In the book used in this study, all the cures closely reflect a behaviouristic perspective in which parents “train” or condition their children. Children are given more freedom to do what they want, while parents are encouraged to be permissive and worry less. Children are expected to learn from the consequences of their “misbehaviour”. Flexible parenting is clearly championed over stringency.
It is interesting to contrast Mrs. Piggle-Wiggle’s remedial approach to unruly children with Astrid Lindgren’s books about Pippi Longstocking (1946) due to their cultural significance in Sweden. In Lindgren’s seminal series, contemporary with the Mrs. Piggle-Wiggle series, unruliness and thwarting of adult authority are celebrated. As noted by Lynch (2016) and Russell (2000), these books are emblematic for Sweden as a nation concerned with counter-acting traditional gender roles. Although both Mrs. Piggle-Wiggle and Pippi Longstocking rely on absurdist comedy for purposes of satire, Lindgren is more explicit in making the adults bear the brunt of the mockery. As argued by Sundmark, conflicts and re-distribution of power between children and adults are central also in Lindgren’s Emil series (1963–1997), even though the titular character, unlike Pippi, usually receives punishment for his misdeeds. Another relevant, although more low-key example from the Swedish canon of children’s literature are Gunilla Bergström’s Alfie Atkins books in which the protagonist grows up in the sole care of his loving and—in domestic matters—mindful father. Waage (2015) has noted that the books represent values of equality and consensus-oriented parenting in which problems are best solved with discussions. Issues of gender and parenting actualized by the read aloud of Mrs. Piggle-Wiggle will be of key interest in the analysis.
As this research deals mainly with the Swedish version of Mrs. Piggle-Wiggle, it is important to observe the changes in the translation. As Leonardi (2020) has noted, there are greater liberties of text manipulation in translating for children, due to different expectations of child readers in every culture. From that point of view, it is not unexpected for the titular character Mrs. Piggle-Wiggle to be transformed into Tant Mittiprick (literally translated as ‘Aunt Spot-On, or, according to the current use of “tant”, “Old Lady Spot-On”). Consequently, this translation creates a possible space for shift in interpretation, from someone funny and amicable (Piggle-Wiggle) into a potentially authoritative, always-right lady (Mittiprick). The Swedish translation also retains Maurice Sendak’s illustrations instead of using the considerably newer illustration by Alexandra Boiger. How Sendak’s version may contribute to the interpretation and understanding of the book will be discussed in the coming analysis.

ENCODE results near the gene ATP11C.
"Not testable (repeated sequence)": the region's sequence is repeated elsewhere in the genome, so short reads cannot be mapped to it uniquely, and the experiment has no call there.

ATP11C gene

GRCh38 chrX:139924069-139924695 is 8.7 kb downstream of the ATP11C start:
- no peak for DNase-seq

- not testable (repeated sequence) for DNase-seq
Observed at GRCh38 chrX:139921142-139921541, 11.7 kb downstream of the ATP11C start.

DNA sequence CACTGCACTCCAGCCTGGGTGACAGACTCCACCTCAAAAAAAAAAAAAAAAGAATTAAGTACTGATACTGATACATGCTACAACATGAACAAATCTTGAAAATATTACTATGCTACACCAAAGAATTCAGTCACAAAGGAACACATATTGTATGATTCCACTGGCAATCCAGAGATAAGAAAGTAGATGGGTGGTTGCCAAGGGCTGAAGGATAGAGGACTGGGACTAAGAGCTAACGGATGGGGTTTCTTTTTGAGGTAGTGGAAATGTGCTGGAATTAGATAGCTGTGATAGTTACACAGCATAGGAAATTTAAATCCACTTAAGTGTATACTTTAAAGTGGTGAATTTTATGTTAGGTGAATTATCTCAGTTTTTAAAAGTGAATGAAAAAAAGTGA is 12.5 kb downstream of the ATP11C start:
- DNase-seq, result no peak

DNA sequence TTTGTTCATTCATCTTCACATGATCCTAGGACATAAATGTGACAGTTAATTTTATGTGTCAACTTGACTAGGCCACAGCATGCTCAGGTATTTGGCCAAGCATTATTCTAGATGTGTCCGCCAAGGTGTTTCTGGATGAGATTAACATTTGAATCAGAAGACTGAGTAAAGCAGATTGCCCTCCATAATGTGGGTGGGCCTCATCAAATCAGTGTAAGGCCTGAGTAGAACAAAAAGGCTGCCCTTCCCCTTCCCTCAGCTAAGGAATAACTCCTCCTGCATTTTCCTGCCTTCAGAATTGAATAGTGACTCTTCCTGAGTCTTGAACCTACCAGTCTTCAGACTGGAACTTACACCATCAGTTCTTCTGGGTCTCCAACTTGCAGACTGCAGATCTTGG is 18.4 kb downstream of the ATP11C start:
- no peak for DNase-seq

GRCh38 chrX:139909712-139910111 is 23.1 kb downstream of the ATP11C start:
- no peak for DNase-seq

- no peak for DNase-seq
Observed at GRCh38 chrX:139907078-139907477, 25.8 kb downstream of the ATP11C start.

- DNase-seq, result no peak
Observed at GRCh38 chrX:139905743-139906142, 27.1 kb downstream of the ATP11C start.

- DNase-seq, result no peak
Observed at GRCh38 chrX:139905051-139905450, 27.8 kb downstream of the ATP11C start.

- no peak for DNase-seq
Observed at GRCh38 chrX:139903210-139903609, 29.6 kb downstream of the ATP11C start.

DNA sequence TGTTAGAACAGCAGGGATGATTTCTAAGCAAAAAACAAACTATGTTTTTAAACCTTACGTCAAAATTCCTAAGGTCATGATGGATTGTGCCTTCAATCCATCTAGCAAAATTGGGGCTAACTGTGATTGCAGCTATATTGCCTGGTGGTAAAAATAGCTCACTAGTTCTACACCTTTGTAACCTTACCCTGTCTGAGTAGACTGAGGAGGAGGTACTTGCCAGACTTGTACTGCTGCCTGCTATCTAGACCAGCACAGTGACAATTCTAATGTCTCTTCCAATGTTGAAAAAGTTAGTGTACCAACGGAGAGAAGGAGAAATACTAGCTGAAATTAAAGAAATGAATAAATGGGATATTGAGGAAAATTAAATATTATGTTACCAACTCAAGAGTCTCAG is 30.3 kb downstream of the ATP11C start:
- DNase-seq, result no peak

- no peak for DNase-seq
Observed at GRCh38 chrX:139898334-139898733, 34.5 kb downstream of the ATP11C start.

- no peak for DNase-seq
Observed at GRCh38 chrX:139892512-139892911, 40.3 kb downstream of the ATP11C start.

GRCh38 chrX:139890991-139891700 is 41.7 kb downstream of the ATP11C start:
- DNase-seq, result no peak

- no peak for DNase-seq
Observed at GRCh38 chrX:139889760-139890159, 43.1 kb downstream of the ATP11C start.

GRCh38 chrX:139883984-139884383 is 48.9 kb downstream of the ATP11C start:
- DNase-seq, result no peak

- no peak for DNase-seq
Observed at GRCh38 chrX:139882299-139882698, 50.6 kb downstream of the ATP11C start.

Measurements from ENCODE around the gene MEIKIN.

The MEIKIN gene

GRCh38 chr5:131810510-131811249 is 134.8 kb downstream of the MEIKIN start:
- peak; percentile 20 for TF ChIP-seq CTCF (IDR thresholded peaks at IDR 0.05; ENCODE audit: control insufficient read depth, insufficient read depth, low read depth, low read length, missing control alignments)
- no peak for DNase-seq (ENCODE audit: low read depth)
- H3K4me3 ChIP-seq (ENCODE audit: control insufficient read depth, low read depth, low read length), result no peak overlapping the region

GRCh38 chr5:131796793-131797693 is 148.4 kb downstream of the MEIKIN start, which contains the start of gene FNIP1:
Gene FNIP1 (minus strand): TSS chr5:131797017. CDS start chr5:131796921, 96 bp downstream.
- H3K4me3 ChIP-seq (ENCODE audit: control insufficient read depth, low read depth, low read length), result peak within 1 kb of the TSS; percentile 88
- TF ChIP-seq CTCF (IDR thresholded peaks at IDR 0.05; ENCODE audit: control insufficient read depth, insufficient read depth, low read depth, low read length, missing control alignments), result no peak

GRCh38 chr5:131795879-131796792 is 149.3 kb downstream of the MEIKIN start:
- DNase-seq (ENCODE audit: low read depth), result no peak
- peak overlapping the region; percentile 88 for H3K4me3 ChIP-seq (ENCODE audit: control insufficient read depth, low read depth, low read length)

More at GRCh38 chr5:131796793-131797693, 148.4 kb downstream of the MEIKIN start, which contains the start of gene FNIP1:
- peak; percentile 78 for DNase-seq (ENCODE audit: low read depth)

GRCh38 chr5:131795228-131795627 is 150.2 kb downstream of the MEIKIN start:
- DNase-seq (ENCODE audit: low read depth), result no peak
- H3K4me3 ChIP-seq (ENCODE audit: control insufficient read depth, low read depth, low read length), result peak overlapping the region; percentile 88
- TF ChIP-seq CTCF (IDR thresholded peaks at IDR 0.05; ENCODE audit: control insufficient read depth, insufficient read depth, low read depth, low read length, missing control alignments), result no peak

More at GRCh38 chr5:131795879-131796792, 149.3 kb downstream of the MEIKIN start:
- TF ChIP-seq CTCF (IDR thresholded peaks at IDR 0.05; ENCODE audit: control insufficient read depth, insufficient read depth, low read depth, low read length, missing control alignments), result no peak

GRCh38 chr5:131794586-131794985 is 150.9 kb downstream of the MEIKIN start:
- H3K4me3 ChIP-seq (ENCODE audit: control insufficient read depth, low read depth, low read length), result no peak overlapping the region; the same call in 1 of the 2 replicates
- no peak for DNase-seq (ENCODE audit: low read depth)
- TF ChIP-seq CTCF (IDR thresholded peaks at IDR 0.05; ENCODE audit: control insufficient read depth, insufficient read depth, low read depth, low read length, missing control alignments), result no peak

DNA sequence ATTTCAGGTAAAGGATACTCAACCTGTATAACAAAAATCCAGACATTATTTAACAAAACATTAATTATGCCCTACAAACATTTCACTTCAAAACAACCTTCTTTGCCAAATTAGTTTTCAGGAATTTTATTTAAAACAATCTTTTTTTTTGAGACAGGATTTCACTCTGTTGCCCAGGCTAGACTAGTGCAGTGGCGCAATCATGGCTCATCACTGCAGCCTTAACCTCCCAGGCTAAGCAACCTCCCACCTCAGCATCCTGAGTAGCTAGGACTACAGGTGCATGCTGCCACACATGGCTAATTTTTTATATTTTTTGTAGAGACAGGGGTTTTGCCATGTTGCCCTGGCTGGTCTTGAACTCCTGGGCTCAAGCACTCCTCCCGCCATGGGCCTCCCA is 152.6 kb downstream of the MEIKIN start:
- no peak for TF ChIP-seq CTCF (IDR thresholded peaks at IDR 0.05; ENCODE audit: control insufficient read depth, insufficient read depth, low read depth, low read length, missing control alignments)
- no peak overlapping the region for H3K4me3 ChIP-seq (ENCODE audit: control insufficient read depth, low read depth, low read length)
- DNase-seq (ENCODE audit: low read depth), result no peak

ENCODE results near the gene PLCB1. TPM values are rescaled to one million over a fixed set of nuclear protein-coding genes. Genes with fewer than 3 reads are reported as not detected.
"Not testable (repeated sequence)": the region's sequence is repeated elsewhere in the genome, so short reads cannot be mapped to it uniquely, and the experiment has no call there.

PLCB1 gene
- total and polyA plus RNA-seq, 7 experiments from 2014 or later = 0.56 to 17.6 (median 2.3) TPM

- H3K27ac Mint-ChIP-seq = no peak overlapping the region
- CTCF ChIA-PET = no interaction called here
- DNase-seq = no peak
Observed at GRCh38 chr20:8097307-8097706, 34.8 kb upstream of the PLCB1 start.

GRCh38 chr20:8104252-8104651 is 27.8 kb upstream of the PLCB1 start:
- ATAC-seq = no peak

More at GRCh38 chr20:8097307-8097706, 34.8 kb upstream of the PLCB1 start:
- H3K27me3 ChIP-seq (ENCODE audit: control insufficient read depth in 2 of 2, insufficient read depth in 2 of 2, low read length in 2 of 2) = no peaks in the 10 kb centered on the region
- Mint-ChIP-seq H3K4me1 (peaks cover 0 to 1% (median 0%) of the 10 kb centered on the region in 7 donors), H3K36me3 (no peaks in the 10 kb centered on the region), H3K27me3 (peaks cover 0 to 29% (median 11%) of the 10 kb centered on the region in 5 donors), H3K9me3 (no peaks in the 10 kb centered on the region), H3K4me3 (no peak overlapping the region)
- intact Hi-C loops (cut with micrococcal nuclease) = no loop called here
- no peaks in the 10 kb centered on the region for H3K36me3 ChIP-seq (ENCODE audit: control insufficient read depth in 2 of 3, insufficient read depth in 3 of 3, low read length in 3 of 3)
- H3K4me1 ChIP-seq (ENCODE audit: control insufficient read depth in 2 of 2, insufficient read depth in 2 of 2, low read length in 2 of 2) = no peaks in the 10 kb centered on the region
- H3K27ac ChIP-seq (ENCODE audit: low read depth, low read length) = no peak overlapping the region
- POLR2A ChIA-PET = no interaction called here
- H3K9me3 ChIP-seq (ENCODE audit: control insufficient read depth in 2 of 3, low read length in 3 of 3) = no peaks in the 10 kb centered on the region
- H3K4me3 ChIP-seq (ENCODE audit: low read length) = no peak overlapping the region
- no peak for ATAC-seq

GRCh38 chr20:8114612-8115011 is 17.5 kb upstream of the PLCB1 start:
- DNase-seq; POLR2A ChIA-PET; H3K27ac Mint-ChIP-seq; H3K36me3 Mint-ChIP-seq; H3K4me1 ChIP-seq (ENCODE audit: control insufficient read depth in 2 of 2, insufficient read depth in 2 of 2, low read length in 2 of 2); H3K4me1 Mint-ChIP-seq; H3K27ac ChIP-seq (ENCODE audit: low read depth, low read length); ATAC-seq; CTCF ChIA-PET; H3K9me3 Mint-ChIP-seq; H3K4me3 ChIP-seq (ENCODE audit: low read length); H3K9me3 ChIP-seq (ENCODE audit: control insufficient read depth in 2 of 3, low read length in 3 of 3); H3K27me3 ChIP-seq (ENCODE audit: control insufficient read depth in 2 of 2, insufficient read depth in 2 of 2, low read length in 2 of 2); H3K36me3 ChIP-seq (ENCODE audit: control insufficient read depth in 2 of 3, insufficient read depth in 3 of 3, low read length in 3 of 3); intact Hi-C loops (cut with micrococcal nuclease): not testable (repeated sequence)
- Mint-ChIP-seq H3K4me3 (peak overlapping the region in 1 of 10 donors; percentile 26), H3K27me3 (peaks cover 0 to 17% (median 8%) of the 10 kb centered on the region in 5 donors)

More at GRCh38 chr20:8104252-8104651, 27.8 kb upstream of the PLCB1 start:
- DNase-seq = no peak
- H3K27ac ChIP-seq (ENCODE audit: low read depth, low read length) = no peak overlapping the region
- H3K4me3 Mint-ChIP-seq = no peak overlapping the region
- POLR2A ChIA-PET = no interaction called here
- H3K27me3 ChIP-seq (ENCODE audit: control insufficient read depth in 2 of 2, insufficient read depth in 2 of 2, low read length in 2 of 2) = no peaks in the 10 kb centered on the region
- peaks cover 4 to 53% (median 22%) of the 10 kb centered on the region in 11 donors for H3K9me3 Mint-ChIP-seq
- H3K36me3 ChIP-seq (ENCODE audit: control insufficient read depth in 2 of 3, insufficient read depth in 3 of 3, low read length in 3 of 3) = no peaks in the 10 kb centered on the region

Previous publications based on the same material (Walldén, 2021) highlighted how the reading of Mrs. Piggle-Wiggle was followed up by a written assignment in which the students were expected to assume the role of the titular character and write letters containing advice to parents of misbehaving children. In this process of writing pedagogy, directed and supported by the librarian and the teachers, Mrs. Piggle-Wiggle was construed as an authoritative expert rather than quirky or mysterious. This reception of the book merits a close look at how it was initially presented to, and received by, the students.